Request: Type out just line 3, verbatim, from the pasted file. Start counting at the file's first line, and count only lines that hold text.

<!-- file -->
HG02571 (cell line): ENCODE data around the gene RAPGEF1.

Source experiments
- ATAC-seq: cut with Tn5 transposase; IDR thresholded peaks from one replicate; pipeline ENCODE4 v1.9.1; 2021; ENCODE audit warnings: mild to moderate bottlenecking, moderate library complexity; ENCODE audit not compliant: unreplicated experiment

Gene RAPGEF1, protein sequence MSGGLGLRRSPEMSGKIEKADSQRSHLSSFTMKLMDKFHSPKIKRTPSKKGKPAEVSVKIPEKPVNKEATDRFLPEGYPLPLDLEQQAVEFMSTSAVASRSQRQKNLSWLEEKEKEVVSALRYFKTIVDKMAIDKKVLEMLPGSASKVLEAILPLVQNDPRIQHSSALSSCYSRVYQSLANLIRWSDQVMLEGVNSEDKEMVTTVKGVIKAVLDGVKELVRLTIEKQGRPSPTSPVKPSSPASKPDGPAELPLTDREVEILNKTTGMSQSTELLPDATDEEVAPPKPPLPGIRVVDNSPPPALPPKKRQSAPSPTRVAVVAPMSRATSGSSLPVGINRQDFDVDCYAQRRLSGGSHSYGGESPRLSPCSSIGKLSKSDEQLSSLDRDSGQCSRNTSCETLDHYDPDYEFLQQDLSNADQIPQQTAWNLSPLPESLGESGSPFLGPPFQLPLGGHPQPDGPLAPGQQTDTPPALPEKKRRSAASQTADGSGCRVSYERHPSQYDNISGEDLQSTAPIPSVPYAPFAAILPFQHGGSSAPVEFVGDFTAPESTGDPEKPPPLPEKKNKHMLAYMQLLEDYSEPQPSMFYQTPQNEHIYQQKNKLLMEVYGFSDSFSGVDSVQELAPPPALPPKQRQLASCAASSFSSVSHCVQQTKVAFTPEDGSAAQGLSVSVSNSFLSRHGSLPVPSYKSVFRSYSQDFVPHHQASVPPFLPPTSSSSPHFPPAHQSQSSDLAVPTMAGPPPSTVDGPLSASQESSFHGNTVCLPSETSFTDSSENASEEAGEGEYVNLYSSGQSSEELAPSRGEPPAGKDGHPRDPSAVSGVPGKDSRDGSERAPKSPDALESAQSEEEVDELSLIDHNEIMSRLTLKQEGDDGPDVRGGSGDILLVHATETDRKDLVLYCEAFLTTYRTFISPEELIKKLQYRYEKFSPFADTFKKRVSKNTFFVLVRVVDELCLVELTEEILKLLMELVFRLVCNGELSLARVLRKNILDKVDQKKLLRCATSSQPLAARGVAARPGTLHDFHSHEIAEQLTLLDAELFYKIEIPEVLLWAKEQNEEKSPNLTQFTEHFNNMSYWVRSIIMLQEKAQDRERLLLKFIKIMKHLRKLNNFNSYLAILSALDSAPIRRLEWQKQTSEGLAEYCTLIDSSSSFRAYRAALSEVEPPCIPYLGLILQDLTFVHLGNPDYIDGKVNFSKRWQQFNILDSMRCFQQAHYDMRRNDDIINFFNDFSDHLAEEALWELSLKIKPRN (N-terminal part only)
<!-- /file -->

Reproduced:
- ATAC-seq: cut with Tn5 transposase; IDR thresholded peaks from one replicate; pipeline ENCODE4 v1.9.1; 2021; ENCODE audit warnings: mild to moderate bottlenecking, moderate library complexity; ENCODE audit not compliant: unreplicated experiment